18.10. Developing

18.10.1. Codelines

Most development is done on the master branch (TRUNK). However, there are branches for minor releases (e.g., 0.90.1, 0.90.2, and 0.90.3 are on the 0.90 branch).

18.10.2. Unit Tests

In HBase we use JUnit 4. If you need to run miniclusters of HDFS, ZooKeeper, HBase, or MapReduce testing, be sure to checkout the HBaseTestingUtility. Alex Baranau of Sematext describes how it can be used in HBase Case-Study: Using HBaseTestingUtility for Local Testing and Development (2010).

18.10.2.1. Mockito

Sometimes you don't need a full running server unit testing. For example, some methods can make do with a a org.apache.hadoop.hbase.Server instance or a org.apache.hadoop.hbase.master.MasterServices Interface reference rather than a full-blown org.apache.hadoop.hbase.master.HMaster. In these cases, you maybe able to get away with a mocked Server instance. For example:

              TODO...
              

18.10.3. Code Standards

See Section 18.2.1.1, “Code Formatting” and Section 18.11.5, “Common Patch Feedback”.

18.10.3.1. Interface Classifications

Interfaces are classified both by audience and by stability level. These labels appear at the head of a class. The conventions followed by HBase are inherited by its parent project, Hadoop.

The following interface classifications are commonly used:

@InterfaceAudience

@InterfaceAudience.Public

APIs for users and HBase applications. These APIs will be deprecated through major versions of HBase.

@InterfaceAudience.Private

APIs for HBase internals developers. No guarantees on compatibility or availability in future versions. Private interfaces do not need an @InterfaceStability classification.

@InterfaceAudience.LimitedPrivate(HBaseInterfaceAudience.COPROC)

APIs for HBase coprocessor writers. As of HBase 0.92/0.94/0.96/0.98 this api is still unstable. No guarantees on compatibility with future versions.

No @InterfaceAudience Classification

Packages without an @InterfaceAudience label are considered private. Mark your new packages if publicly accessible.

Excluding Non-Public Interfaces from API Documentation

Only interfaces classified @InterfaceAudience.Public should be included in API documentation (Javadoc). Committers must add new package excludes ExcludePackageNames section of the pom.xml for new packages which do not contain public classes.

@InterfaceStability

@InterfaceStability is important for packages marked @InterfaceAudience.Public.

@InterfaceStability.Stable

Public packages marked as stable cannot be changed without a deprecation path or a very good reason.

@InterfaceStability.Unstable

Public packages marked as unstable can be changed without a deprecation path.

@InterfaceStability.Evolving

Public packages marked as evolving may be changed, but it is discouraged.

No @InterfaceStability Label

Public classes with no @InterfaceStability label are discouraged, and should be considered implicitly unstable.

If you are unclear about how to mark packages, ask on the development list.

18.10.4. Invariants

We don't have many but what we have we list below. All are subject to challenge of course but until then, please hold to the rules of the road.

18.10.4.1. No permanent state in ZooKeeper

ZooKeeper state should transient (treat it like memory). If deleted, hbase should be able to recover and essentially be in the same state[34].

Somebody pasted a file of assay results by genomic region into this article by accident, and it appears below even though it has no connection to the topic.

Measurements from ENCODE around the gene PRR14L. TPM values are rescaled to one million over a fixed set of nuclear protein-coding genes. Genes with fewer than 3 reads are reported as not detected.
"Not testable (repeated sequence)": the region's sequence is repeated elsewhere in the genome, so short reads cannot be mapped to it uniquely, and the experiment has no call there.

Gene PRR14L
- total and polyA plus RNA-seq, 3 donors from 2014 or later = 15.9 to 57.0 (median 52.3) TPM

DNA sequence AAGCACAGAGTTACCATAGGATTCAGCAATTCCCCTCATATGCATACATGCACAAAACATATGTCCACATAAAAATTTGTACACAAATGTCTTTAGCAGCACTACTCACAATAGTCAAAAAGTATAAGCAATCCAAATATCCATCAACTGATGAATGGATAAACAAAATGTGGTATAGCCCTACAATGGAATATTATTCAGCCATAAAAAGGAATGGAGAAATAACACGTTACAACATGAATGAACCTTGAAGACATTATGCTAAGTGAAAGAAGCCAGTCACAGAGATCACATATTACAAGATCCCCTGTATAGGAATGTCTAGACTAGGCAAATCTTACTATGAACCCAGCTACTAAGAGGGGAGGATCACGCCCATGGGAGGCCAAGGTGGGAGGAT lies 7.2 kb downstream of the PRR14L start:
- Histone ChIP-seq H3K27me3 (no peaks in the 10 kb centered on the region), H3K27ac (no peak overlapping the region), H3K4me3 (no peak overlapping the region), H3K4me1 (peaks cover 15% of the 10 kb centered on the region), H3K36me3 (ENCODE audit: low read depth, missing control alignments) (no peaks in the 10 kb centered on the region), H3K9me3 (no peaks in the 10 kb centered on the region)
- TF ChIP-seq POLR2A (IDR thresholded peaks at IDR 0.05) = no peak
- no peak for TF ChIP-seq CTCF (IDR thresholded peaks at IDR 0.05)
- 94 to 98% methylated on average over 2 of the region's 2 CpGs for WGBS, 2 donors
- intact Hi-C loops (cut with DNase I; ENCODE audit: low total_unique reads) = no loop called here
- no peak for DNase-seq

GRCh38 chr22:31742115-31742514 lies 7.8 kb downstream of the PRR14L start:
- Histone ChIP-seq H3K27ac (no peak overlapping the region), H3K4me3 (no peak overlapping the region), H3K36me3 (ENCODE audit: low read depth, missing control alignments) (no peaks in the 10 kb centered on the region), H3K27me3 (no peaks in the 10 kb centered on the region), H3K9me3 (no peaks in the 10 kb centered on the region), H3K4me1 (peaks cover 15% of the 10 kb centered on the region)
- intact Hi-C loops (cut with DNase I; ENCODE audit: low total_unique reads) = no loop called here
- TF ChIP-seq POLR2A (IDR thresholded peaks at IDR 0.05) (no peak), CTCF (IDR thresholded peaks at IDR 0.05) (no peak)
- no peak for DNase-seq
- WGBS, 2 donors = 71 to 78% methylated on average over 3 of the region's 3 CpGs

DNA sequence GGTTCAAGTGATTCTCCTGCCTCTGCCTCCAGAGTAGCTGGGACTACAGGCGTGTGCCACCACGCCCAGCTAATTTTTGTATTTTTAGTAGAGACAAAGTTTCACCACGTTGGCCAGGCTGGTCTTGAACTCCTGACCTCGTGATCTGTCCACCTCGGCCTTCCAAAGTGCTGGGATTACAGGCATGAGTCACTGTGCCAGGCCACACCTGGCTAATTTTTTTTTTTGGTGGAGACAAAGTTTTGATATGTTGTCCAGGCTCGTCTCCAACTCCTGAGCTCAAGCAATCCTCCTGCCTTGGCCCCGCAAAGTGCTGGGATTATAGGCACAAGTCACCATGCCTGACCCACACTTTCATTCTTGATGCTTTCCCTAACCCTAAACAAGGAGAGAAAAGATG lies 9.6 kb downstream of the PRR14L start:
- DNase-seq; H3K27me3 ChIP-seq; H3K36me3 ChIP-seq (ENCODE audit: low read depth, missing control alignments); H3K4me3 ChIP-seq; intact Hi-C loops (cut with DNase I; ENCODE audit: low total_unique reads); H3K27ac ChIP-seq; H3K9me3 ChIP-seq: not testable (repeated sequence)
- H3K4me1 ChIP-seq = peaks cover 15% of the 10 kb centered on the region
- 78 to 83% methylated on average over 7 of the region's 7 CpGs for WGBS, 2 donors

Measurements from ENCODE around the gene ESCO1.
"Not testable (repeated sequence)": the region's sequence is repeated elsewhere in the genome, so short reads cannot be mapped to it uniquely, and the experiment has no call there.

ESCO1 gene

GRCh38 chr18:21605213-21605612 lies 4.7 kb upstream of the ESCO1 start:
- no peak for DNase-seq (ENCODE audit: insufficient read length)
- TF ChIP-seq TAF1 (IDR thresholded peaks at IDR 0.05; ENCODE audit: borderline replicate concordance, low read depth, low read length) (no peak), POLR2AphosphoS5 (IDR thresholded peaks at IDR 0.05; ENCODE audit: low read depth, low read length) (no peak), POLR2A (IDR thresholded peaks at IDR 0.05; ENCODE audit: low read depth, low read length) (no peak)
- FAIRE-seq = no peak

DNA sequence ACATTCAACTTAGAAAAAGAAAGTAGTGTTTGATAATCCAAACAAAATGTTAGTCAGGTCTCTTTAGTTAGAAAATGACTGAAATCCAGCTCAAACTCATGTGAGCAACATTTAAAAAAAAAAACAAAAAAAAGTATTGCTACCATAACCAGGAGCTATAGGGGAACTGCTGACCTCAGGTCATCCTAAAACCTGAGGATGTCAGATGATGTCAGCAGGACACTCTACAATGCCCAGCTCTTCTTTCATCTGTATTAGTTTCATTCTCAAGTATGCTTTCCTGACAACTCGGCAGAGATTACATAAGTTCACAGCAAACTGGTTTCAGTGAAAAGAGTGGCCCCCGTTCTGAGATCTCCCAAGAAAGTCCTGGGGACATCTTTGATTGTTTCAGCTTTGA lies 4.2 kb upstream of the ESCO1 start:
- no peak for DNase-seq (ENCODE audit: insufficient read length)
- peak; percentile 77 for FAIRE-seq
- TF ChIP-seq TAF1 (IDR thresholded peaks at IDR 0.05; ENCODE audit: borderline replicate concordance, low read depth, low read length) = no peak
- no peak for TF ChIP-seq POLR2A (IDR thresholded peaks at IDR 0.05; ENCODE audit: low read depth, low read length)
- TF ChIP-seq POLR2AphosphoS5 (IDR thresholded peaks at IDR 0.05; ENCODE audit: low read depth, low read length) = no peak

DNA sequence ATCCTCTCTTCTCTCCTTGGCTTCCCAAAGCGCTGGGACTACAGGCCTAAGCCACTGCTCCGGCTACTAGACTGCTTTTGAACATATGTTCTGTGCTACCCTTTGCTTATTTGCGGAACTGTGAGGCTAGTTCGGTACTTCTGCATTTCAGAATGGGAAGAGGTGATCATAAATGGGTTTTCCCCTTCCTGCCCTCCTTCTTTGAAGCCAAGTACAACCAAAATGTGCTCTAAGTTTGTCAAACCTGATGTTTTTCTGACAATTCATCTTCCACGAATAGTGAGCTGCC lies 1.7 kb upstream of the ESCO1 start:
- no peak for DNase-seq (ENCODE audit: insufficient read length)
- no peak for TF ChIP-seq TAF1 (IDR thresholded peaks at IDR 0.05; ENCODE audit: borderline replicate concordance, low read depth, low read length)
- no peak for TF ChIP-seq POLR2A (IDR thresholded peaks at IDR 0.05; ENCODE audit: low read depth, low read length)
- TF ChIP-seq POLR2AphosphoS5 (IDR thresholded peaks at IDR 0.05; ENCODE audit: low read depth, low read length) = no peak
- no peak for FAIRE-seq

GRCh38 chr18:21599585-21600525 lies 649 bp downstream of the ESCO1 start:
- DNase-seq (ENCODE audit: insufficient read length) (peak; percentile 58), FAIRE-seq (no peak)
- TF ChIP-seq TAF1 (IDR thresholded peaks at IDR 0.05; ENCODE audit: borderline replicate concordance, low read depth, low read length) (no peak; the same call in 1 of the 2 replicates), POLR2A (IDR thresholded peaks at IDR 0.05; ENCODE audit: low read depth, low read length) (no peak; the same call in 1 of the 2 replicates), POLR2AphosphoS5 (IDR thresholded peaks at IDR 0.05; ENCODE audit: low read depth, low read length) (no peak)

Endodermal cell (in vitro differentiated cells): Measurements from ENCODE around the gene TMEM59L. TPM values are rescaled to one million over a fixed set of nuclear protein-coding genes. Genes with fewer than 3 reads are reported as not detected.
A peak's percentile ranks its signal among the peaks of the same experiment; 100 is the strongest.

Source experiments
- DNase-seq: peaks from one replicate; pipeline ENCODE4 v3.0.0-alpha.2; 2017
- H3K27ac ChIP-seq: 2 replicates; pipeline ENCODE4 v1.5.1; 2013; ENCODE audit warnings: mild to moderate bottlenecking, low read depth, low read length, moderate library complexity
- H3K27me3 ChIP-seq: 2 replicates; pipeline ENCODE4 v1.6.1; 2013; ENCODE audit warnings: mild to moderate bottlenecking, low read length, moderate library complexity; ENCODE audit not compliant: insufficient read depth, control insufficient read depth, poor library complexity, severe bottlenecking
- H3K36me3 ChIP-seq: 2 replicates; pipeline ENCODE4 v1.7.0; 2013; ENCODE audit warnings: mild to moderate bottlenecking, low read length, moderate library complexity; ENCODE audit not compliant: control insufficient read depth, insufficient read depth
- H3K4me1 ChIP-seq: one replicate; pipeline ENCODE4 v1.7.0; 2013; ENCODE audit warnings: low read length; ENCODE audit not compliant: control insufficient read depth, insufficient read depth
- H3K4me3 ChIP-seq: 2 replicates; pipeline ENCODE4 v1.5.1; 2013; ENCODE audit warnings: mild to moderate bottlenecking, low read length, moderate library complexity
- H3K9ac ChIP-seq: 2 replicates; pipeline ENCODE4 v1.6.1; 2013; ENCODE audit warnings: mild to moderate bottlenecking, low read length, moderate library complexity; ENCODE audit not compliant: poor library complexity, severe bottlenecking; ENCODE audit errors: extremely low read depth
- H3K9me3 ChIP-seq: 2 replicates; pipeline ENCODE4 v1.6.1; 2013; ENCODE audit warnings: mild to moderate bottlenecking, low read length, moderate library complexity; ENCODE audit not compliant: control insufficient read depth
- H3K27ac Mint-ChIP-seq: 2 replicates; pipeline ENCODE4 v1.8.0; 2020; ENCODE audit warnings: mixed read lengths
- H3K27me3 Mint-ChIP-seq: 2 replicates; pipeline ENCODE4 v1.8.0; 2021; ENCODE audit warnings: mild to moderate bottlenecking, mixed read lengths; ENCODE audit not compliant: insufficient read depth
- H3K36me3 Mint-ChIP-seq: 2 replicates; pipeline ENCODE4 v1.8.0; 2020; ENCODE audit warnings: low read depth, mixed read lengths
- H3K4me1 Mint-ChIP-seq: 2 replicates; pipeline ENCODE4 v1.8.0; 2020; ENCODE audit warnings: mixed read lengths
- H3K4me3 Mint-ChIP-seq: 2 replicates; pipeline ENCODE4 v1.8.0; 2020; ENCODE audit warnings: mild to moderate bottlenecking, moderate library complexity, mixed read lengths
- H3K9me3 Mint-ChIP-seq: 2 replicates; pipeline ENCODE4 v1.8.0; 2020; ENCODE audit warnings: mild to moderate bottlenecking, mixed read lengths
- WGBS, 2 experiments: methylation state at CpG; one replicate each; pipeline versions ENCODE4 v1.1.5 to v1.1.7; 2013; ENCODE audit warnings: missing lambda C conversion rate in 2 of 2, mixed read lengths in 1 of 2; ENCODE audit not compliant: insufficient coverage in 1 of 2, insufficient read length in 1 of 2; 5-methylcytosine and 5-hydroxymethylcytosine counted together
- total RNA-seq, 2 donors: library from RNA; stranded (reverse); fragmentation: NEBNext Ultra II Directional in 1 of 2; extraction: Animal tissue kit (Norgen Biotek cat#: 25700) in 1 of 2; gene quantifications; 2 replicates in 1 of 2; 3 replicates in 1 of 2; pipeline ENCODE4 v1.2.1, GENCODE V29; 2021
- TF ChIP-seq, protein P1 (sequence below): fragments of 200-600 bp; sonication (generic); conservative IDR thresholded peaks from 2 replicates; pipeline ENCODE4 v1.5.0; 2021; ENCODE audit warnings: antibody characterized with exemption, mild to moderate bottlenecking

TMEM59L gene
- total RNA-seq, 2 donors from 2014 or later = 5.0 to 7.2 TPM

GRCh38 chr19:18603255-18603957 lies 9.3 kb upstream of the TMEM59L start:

18.10.5. Running In-Situ

If you are developing Apache HBase, frequently it is useful to test your changes against a more-real cluster than what you find in unit tests. In this case, HBase can be run directly from the source in local-mode. All you need to do is run:

${HBASE_HOME}/bin/start-hbase.sh

This will spin up a full local-cluster, just as if you had packaged up HBase and installed it on your machine.

Keep in mind that you will need to have installed HBase into your local maven repository for the in-situ cluster to work properly. That is, you will need to run:

mvn clean install -DskipTests

to ensure that maven can find the correct classpath and dependencies. Generally, the above command is just a good thing to try running first, if maven is acting oddly.

18.10.6. Adding Metrics

After adding a new feature a developer might want to add metrics. HBase exposes metrics using the Hadoop Metrics 2 system, so adding a new metric involves exposing that metric to the hadoop system. Unfortunately the API of metrics2 changed from hadoop 1 to hadoop 2. In order to get around this a set of interfaces and implementations have to be loaded at runtime. To get an in-depth look at the reasoning and structure of these classes you can read the blog post located here. To add a metric to an existing MBean follow the short guide below:

18.10.6.1. Add Metric name and Function to Hadoop Compat Interface.

Inside of the source interface the corresponds to where the metrics are generated (eg MetricsMasterSource for things coming from HMaster) create new static strings for metric name and description. Then add a new method that will be called to add new reading.

18.10.6.2. Add the Implementation to Both Hadoop 1 and Hadoop 2 Compat modules.

Inside of the implementation of the source (eg. MetricsMasterSourceImpl in the above example) create a new histogram, counter, gauge, or stat in the init method. Then in the method that was added to the interface wire up the parameter passed in to the histogram.

Now add tests that make sure the data is correctly exported to the metrics 2 system. For this the MetricsAssertHelper is provided.



[34] There are currently a few exceptions that we need to fix around whether a table is enabled or disabled

comments powered by Disqus